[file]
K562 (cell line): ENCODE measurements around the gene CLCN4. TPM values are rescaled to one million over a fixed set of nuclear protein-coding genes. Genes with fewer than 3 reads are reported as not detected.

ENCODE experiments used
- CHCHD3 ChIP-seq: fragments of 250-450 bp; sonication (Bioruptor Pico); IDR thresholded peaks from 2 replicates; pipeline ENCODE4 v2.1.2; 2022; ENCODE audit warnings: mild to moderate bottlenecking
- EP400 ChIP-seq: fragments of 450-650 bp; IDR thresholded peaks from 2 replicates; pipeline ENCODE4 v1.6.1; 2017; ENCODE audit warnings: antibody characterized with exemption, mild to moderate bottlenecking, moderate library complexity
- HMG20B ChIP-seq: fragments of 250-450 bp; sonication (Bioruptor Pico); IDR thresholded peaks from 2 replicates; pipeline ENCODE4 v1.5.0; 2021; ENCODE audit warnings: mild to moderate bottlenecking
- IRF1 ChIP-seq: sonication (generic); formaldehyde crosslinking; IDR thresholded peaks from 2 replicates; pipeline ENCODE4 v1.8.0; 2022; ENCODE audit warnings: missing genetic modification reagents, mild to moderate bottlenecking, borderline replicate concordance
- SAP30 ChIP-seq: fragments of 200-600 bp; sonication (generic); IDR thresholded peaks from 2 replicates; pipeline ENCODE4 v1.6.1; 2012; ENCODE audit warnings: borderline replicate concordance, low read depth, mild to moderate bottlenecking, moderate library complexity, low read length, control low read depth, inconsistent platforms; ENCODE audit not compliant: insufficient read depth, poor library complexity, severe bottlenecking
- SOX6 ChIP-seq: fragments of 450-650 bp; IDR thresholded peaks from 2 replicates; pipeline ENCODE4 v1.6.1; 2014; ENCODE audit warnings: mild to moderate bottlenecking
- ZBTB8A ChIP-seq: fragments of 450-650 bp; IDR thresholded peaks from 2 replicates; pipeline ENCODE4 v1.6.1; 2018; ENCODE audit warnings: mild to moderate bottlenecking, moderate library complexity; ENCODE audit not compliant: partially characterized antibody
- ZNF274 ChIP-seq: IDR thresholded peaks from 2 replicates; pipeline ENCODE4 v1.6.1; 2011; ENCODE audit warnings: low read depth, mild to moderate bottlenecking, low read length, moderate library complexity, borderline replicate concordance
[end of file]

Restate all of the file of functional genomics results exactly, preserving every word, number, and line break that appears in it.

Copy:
K562 (cell line): ENCODE measurements around the gene CLCN4. TPM values are rescaled to one million over a fixed set of nuclear protein-coding genes. Genes with fewer than 3 reads are reported as not detected.

ENCODE experiments used
- CHCHD3 ChIP-seq: fragments of 250-450 bp; sonication (Bioruptor Pico); IDR thresholded peaks from 2 replicates; pipeline ENCODE4 v2.1.2; 2022; ENCODE audit warnings: mild to moderate bottlenecking
- EP400 ChIP-seq: fragments of 450-650 bp; IDR thresholded peaks from 2 replicates; pipeline ENCODE4 v1.6.1; 2017; ENCODE audit warnings: antibody characterized with exemption, mild to moderate bottlenecking, moderate library complexity
- HMG20B ChIP-seq: fragments of 250-450 bp; sonication (Bioruptor Pico); IDR thresholded peaks from 2 replicates; pipeline ENCODE4 v1.5.0; 2021; ENCODE audit warnings: mild to moderate bottlenecking
- IRF1 ChIP-seq: sonication (generic); formaldehyde crosslinking; IDR thresholded peaks from 2 replicates; pipeline ENCODE4 v1.8.0; 2022; ENCODE audit warnings: missing genetic modification reagents, mild to moderate bottlenecking, borderline replicate concordance
- SAP30 ChIP-seq: fragments of 200-600 bp; sonication (generic); IDR thresholded peaks from 2 replicates; pipeline ENCODE4 v1.6.1; 2012; ENCODE audit warnings: borderline replicate concordance, low read depth, mild to moderate bottlenecking, moderate library complexity, low read length, control low read depth, inconsistent platforms; ENCODE audit not compliant: insufficient read depth, poor library complexity, severe bottlenecking
- SOX6 ChIP-seq: fragments of 450-650 bp; IDR thresholded peaks from 2 replicates; pipeline ENCODE4 v1.6.1; 2014; ENCODE audit warnings: mild to moderate bottlenecking
- ZBTB8A ChIP-seq: fragments of 450-650 bp; IDR thresholded peaks from 2 replicates; pipeline ENCODE4 v1.6.1; 2018; ENCODE audit warnings: mild to moderate bottlenecking, moderate library complexity; ENCODE audit not compliant: partially characterized antibody
- ZNF274 ChIP-seq: IDR thresholded peaks from 2 replicates; pipeline ENCODE4 v1.6.1; 2011; ENCODE audit warnings: low read depth, mild to moderate bottlenecking, low read length, moderate library complexity, borderline replicate concordance